For the past couple of years, as the warm season arrived and another wave of the COVID-19 pandemic ended, everyone expected it to be over soon. But so far, the pandemic has not been curbed due to insufficient herd immunity to the coronavirus. While scientists are convinced that the pandemic will eventually end.
Prof. Aurelija Žvirblienė, a immunologist at the VU Life Sciences Centre, discussed some scenarios for the development of the coronavirus pandemic on the Vilnius University (VU) podcast Mokslas Be Pamokslų.
Virus variants hinder the pandemic management
The current situation with the pandemic in Lithuania is completely different from the autumn of last year, when the country did not yet have vaccines and the only way to control the spread of the virus was through very strict restrictions. Now, according to scientist, we have a two-speed pandemic: cases are less common among vaccinated people and their risk of hospitalisation or death is lower; while the situation among those unvaccinated is more difficult, as the number of cases is high and they are severe. Above all, the hospitals are overcrowded as a result.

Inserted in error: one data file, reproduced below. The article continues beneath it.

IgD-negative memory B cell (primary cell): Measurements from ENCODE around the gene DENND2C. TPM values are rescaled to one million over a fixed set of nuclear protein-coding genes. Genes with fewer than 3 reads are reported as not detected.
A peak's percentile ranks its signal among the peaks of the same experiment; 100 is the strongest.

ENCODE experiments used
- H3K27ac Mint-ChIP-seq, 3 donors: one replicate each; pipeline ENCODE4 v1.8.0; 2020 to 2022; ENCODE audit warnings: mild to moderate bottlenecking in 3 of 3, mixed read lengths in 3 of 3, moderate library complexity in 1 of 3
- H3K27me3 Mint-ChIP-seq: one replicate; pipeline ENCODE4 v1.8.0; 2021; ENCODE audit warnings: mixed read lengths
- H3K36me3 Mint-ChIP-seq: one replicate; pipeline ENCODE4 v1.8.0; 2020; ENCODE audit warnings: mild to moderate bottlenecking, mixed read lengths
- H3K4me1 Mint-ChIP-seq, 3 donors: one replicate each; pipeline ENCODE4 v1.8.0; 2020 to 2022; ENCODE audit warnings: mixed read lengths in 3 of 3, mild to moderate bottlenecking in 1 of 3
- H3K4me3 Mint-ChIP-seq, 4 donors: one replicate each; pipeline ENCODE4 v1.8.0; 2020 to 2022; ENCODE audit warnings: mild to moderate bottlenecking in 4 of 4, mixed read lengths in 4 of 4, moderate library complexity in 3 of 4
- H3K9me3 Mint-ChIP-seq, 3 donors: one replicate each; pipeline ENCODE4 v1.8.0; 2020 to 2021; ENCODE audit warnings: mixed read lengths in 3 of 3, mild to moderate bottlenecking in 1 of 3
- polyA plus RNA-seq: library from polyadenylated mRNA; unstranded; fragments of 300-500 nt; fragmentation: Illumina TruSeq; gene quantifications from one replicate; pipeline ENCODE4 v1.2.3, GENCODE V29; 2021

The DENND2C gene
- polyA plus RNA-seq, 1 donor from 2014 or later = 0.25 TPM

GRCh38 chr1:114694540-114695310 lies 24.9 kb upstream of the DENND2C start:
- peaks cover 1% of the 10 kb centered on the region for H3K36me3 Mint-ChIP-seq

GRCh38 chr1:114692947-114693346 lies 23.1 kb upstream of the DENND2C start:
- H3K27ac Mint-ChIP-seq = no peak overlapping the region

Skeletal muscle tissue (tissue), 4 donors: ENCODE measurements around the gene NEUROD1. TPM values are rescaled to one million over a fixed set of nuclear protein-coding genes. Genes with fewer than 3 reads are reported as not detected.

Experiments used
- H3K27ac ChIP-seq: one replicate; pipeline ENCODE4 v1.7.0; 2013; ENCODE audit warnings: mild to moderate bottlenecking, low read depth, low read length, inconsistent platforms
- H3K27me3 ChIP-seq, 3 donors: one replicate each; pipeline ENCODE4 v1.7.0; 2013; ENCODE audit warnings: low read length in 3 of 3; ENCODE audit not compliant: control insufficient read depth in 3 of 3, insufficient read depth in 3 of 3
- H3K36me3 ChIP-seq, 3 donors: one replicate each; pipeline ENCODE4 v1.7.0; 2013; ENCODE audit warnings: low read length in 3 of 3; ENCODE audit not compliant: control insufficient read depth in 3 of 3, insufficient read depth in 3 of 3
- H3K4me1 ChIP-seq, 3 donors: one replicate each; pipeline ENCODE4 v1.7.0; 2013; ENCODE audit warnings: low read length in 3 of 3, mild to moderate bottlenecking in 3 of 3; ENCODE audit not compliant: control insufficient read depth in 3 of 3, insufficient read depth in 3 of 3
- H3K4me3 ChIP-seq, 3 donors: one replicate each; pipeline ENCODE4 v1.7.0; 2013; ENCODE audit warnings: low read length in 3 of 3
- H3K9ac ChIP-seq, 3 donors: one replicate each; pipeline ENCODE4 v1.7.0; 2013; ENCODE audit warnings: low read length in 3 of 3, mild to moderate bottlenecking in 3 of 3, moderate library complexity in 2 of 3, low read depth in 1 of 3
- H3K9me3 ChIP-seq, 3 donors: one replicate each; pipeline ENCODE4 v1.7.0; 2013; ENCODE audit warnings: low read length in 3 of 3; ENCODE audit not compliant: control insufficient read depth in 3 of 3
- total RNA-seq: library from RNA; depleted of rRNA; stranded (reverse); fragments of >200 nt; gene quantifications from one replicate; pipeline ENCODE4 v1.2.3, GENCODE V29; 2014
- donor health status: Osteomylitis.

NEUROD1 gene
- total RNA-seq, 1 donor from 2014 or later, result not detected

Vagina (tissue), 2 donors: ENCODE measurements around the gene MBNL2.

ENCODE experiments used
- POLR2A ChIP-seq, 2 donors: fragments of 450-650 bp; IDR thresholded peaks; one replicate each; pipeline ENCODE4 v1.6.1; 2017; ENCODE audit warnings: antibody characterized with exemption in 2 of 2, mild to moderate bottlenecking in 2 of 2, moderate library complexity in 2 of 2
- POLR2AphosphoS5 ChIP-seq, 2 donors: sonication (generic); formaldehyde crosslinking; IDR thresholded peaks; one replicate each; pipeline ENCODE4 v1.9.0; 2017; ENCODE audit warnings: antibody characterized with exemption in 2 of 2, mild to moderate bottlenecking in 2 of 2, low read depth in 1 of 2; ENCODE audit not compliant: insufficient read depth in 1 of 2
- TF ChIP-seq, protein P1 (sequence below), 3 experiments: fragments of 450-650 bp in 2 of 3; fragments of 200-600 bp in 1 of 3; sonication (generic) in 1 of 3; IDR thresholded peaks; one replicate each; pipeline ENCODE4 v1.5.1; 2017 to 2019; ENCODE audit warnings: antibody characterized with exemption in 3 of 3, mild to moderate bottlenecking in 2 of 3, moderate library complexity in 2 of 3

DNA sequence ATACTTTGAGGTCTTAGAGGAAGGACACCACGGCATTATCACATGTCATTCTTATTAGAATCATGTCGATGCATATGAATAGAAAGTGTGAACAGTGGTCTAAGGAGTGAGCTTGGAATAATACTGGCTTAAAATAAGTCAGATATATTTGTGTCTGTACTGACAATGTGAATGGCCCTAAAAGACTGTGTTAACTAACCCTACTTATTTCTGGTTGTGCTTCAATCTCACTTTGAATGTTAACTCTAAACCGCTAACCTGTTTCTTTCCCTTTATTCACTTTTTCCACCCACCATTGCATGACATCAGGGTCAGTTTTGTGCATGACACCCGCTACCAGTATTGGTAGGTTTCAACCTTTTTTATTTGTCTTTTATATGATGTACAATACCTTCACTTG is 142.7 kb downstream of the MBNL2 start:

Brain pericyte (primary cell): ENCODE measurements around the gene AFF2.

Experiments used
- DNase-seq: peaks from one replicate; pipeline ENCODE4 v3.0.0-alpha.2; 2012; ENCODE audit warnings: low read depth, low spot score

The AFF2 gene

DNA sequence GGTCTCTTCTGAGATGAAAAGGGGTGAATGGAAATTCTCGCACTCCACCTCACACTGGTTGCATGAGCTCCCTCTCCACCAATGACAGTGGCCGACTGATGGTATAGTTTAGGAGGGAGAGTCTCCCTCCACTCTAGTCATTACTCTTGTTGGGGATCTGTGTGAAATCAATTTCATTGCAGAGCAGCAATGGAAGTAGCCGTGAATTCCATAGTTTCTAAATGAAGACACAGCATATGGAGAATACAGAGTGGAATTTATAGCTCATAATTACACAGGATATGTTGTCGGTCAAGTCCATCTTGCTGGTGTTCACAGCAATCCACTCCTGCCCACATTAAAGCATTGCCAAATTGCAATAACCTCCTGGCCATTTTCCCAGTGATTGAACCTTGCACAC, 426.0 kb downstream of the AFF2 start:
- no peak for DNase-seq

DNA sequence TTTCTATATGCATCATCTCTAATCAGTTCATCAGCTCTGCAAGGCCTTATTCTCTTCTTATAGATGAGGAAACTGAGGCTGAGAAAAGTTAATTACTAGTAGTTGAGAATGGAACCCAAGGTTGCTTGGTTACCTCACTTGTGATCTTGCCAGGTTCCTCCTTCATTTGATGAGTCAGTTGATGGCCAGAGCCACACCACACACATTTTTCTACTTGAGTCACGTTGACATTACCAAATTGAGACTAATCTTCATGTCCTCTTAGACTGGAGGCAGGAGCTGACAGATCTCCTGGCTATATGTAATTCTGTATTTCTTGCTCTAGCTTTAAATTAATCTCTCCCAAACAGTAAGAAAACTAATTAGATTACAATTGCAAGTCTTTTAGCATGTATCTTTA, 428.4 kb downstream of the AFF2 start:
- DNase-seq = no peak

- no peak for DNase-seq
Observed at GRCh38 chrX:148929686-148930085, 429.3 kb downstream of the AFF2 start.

Although a large number of people have been immunised this year, the number of people being infected in Lithuania is still higher than in the autumn of 2020. This is due to the emergence of faster-spreading variants of the primary virus, which has certainly complicated the epidemiological situation. “Most of the world is now battling the delta variant, which is spreading several times faster than the original version of the virus. If we did not have vaccines and a large proportion of the population who are vaccinated, that number would be even higher, as we are seeing in those countries with fewer people vaccinated,” Prof. Žvirblienė noted.